Yukimi Nagano speaks to Crack Magazine

When we launched our Aesthetic fashion feature at the beginning of 2014, Yukimi Nagano was among the first names that sprung to mind. With the concept of exploring the relationship between music, background and personal style, we set out to feature artists for whom sound and image felt synonymous. And as Yukimi rose to the occasion for this ambitious, colour-saturated shoot, we knew we’d found our perfect fit.

With studiously crafted, crystalline electronic textures and infectious hooks, Little Dragon’s playful synth-pop has won them mainstream recognition without compromising their credibility. And while it feels like the band were always destined for the big stage, their backstory has a distinctly bohemian feel, with the longtime friends creating their sound in a kitschy live-in studio in their home city of Gothenburg.

Having grown up as part of Little Dragon – they formed in 1996 when she was just 14 – Yukimi’s individual identity has always been defined by a cross-section of music, art and performance, even since childhood. “I was in awe of people like Prince and Kate Bush, people who didn’t care,” she remembers fondly in a rare moment of calm between frantic costume changes. “I would take my mom’s clothes and get dressed up and play in my own world, and it’s kind of like doing that now as a grown-up but on stage. It’s really fun being an artist, it means you get to be a kid for the rest of your life, hopefully!”

As with any teenager grappling to find their place in the world, there was a degree of trial and error. “I had my gothic moment when I was like 13 or 14” Yukimi laughs. “It was kind of short-lived, but me and my friends listened to Depeche Mode and dressed up and experimented like crazy with make-up. We put purple lipstick around our eyes and stuff like that. My poor dad, when we go through family photos I skip that year.”

On latest album Nabuma Rubberband, Yukimi’s velveteen voice glides across phased-out, contemporary RnB sounds. It sees the band experiment while maintaining that irresistible sugary feel, and Nagano’s lucid eccentricity is a visual representation of Little Dragon’s soft glamour. It’s proof that even after 18 years, the band’s adventurous spirit shows no signs of plateauing. Motion is decidedly, determinedly forward, and it’s reflected in Yukimi’s approach to style. “My style has evolved from travelling and doing shoots and seeing how people dress around the world” she summarises. Like all off-kilter cultural icons, Nagano values “individualism, being yourself” above all else. “The best shows are when you feel as free as possible and when you don’t care about what anyone thinks. You can pull people into your world and hopefully make them feel the same way.” Article.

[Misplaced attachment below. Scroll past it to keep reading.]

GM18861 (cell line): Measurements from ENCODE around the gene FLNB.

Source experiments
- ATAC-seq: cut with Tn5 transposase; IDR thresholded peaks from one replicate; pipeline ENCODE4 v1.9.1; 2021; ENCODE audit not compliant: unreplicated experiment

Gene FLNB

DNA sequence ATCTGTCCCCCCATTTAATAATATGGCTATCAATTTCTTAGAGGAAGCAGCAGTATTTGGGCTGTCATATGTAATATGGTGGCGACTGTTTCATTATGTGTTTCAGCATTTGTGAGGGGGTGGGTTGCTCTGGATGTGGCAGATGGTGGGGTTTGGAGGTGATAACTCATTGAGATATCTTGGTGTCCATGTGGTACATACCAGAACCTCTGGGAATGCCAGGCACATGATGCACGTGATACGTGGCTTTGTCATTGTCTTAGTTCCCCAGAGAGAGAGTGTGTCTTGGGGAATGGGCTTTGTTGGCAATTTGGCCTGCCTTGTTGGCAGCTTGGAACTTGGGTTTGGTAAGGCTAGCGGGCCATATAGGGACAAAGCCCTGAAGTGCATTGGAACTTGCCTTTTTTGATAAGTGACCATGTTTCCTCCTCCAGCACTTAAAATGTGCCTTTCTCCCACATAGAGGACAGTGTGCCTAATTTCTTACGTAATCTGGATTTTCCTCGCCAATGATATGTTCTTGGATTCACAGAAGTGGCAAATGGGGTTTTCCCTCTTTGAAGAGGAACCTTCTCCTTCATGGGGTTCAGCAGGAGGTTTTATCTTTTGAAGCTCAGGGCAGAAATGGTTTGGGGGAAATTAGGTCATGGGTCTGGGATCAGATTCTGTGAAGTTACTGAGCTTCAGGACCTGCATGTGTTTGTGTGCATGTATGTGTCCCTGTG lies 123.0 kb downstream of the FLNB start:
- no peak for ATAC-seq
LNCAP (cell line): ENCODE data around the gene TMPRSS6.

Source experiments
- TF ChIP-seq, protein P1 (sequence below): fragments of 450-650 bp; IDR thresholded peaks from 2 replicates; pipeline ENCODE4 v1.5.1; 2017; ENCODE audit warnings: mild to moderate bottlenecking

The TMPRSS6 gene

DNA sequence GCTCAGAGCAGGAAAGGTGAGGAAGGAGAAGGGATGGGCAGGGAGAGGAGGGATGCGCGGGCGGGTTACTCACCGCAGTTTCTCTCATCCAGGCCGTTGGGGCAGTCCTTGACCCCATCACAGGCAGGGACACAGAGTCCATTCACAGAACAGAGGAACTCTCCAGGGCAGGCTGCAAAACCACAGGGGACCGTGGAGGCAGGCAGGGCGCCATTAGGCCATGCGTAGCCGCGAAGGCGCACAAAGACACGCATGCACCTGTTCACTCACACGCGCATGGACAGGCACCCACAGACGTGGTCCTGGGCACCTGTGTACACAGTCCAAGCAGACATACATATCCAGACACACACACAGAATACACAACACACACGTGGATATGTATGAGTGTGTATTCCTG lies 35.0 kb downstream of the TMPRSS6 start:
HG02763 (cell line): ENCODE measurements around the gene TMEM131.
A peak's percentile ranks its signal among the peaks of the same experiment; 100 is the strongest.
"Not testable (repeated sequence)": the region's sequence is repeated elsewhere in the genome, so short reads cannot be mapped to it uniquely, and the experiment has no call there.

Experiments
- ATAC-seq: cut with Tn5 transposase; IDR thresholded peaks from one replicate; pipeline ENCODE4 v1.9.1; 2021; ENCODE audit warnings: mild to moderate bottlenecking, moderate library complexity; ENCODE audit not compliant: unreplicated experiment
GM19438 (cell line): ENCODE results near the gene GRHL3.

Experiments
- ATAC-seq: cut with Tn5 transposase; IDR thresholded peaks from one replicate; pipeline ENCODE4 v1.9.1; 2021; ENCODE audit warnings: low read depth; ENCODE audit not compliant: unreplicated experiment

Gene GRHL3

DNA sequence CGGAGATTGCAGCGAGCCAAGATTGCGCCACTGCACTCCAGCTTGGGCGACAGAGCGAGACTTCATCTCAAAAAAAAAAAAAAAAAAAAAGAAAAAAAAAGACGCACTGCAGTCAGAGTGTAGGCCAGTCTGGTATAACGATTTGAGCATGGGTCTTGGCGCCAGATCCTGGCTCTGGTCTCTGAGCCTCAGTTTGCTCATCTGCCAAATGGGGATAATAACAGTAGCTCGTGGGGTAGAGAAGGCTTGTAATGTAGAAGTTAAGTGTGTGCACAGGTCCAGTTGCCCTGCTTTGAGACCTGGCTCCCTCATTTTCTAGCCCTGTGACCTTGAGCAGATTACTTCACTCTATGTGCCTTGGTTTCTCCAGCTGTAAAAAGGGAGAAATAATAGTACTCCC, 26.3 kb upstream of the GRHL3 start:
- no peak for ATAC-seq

Yukimi Nagano speaks to Rolling Stone

“When you put some of Janet’s really slow stuff on you feel like you’re floating. That feeling really influenced me and maybe that’s why there are quite a lot of slow jams on the record. In the past we’ve been a bit self-conscious about making slow jams after ‘Twice.’ Then we wanted to make dance music which we did with Machine Dreams and then Ritual Union still had a dance vibe, but with this album it wasn’t about that. The intention was about whatever we felt strongly about. I think when we started, we had no vision whatsoever. We just wanted to make the ball start rolling and just brainstorm ideas and see what comes up and then make plans thereafter. I think a lot of visions came through. Our sound is wide – it’s not just one particular style – so we dove into different worlds. New worlds, new spaces we haven’t been to before. There definitely are elements of sonically romantic tracks. It feels like there are different moods and we’re exploring ourselves a bit.” Source.

Official: Little Dragon to release album number four in 2014

Thanks to Emily Zemler of Rolling Stone we know the following:

  • Little Dragon will release their fourth record during the spring of 2014
  • A handful of tracks feature members of the Gothenburg Symphony Orchesta
  • They will begin extensive touring during the spring
  • A short film may be in the works
Photo by Chris Saunders

Here are a few chosen quotes:

  • “I think when we started we had no vision whatsoever,” singer Yukimi Nagano said. “We just wanted to make the ball start rolling and just brainstorm ideas and see what comes up and then make plans thereafter. I think a lot of visions came through. Our sound is wide – it’s not just one particular style – so we dove into different worlds. New worlds, new spaces we haven’t been to before. There definitely are elements of sonically romantic tracks. It feels like there are different moods and we’re exploring ourselves a bit.”
  • “It’s nice to see your music reflected on another musician [members of the Gothenburg Symphony Orchestra],” drummer Erik Bodin said. “Especially when they come from the outside and you can see how they interpret it. It’s an honor.”
  • “It seemed interesting to let go,” bassist Fredrik Källgren Wallin said. “We’ve never really had the opportunity before.”
  • “In the past there’s no way we had a budget to do that,” Nagnao said. “There’s always been a compromise somewhere. We’re happy with our mixes – all the guys are really diving in and honing their own mixing skills – but there are those people out there who only do this.”
  • “It’s going to be amazing for us, and hopefully for others,” Bodin said. “We’ve been – not tired of ourselves, but we really needed to make new music to energize the whole band. We toured for a while. This is our life and these are my closest people, and we spend so much time together, so giving us some new songs pushes us to the next step. It fertilizes us.”